Spectacular Rio 2016 Olympics opening nods towards climate change concerns (PHOTOS)

Performers take part in the opening ceremony. © Pawel Kopczynski
The greatest sporting spectacle in the world is officially underway after a colorful opening ceremony at the Maracana Stadium for the Rio 2016 Olympic Games.

The lead-up to the sporting celebration has been less-than-ideal for host country Brazil, amid a climate of tough social conditions and a strained economy.

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However, despite the budget for the opening ceremony being significantly less than in London four years ago, the Rio organizers put on an upbeat spectacle full of color, rhythm, dancing and smiling faces.

The showcase began with Samba great Paulinho Da Viola playing the Brazilian national anthem, while eye-catching performances and fireworks were a fitting beginning to what promises to be a captivating Games.

Brazil’s most-famous song, Girl from Ipanema, was blasted out as supermodel Gisele Bundchen strutted through the arena.

Football legend Pele was set to play a part in the ceremony but was forced to pull out at the last minute due to medical concerns.

“The muscles in his leg that is being rehabilitated are not sufficiently strong enough,” spokesman Pepito Fornos said. “His doctor thought it best that he continues physiotherapy, that he rests and we hope that he will be able to appear at the [Olympic] closing.”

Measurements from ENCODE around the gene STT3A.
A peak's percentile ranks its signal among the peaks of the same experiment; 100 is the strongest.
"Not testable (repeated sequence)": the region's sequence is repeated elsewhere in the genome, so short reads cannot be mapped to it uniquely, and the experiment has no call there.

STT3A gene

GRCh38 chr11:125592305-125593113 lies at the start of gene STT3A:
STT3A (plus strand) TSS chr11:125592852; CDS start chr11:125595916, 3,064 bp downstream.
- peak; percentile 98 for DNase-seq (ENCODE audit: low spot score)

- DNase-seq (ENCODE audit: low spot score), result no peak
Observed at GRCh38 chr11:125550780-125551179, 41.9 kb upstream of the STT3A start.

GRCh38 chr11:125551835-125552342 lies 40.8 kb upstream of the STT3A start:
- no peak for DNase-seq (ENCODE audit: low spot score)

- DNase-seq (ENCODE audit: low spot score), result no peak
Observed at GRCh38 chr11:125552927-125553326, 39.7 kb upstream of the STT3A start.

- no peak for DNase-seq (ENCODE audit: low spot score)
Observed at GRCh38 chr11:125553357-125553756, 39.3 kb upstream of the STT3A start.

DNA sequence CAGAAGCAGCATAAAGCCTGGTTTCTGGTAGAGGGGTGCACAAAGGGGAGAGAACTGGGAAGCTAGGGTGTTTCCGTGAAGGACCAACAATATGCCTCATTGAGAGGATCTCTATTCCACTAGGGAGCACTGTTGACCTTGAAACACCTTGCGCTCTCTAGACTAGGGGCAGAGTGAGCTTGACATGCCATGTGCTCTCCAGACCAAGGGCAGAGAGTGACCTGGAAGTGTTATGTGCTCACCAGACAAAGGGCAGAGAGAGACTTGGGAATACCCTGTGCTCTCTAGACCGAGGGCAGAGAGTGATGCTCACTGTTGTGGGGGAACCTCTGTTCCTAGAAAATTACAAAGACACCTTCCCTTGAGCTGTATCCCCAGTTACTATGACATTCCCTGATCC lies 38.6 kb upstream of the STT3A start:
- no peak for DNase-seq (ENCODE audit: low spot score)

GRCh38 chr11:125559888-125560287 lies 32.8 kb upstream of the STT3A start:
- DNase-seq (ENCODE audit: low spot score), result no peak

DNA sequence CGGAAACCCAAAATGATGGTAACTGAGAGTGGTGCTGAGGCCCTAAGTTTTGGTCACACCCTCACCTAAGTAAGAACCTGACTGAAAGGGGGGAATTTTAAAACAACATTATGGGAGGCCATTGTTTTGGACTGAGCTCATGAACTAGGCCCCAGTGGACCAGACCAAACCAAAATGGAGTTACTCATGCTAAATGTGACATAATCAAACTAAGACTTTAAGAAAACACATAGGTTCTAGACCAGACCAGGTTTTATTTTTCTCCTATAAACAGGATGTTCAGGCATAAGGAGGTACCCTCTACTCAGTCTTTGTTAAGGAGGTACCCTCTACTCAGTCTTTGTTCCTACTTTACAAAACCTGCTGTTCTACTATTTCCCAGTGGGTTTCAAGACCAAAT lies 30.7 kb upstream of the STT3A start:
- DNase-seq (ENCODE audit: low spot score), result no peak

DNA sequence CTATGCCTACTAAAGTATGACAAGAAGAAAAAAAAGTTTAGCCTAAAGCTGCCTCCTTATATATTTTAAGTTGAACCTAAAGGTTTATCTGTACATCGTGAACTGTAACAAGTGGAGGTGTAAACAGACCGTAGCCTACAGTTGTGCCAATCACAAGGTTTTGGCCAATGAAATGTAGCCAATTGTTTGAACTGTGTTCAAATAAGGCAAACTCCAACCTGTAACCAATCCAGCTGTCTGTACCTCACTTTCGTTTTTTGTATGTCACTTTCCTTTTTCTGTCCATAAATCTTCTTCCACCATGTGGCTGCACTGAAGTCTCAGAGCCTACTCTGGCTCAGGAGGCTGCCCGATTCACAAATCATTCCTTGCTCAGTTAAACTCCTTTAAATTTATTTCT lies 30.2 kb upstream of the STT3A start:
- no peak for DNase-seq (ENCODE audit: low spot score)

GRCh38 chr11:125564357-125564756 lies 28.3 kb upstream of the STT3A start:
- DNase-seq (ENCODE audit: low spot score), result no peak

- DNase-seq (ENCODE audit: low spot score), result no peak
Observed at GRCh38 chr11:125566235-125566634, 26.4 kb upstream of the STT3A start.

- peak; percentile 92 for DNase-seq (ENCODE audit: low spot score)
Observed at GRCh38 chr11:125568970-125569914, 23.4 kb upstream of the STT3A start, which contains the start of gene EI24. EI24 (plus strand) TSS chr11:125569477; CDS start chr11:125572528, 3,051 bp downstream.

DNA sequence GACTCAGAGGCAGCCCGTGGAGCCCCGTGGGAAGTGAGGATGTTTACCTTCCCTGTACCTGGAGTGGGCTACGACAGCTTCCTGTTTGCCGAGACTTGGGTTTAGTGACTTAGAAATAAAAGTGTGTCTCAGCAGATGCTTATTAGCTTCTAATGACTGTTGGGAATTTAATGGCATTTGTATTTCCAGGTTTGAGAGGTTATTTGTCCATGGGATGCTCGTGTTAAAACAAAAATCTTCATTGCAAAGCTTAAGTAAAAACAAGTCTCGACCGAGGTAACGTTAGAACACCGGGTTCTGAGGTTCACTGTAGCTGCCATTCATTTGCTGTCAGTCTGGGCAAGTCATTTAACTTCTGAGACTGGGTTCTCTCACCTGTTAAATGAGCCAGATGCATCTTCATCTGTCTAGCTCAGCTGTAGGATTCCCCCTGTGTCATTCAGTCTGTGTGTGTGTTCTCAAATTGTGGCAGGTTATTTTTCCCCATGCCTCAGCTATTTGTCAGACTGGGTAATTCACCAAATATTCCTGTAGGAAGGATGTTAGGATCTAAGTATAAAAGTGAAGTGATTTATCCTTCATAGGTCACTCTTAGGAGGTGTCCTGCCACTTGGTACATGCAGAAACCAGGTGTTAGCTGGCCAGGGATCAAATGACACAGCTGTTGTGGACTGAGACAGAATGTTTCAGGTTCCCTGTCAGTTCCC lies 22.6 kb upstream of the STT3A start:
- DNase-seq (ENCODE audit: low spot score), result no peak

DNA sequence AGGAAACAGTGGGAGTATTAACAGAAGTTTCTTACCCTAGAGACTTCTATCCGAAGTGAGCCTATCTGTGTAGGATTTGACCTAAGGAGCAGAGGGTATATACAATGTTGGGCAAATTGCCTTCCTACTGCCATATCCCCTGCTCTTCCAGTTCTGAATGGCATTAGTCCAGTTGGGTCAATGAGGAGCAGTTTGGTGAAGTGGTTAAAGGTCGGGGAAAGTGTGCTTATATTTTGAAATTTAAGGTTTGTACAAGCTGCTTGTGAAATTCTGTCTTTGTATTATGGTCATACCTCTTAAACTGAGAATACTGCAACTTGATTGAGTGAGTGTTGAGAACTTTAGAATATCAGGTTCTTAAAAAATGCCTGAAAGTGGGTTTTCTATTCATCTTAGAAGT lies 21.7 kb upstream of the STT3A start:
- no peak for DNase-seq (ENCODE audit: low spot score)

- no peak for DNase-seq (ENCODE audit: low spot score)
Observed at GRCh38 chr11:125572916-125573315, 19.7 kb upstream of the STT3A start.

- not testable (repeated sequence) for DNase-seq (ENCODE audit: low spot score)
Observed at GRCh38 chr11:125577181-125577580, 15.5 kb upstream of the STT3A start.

There was a serious message among the celebrations, with the issue of global warming and rising seas highlighted.

Brazilian actress Fernanda Montenegro and British screen legend Dame Judi Dench read a classic poem and an image of five green Olympic rings highlighted the environmental concerns which were expressed.

Greece were the first of the 205 competing countries to be lauded by the crowd as they entered the stadium.

Volleyball player Sergey Tetyukhin was the flag-bearer for Russia and led the nation’s contingent out into the Maracana to a muted response.

Arguably the biggest cheer of the night came as the Refugee Olympic Team were introduced, while hosts Brazil were the last nation to enter the occasion.

President of the Rio Olympic Organizing Committee Carlos Nuzman and International Olympic Committee president Thomas Bach both spoke with pride and stressed the importance of Olympic values and multiculturalism.

Although Pele was unable to participate, a host of other Brazilian sporting heroes including former tennis player Gustavo Kuerten and retired marathon runner Vanderlei de Lima carried the Olympic torch into the stadium.

The ceremony concluded with more fireworks and a stunning visual show as the Olympic cauldron was lit and risen into the air.

The action will now start happening thick and fast, with 16 gold, silver and bronze medals to be handed out across a host of disciplines on Saturday.

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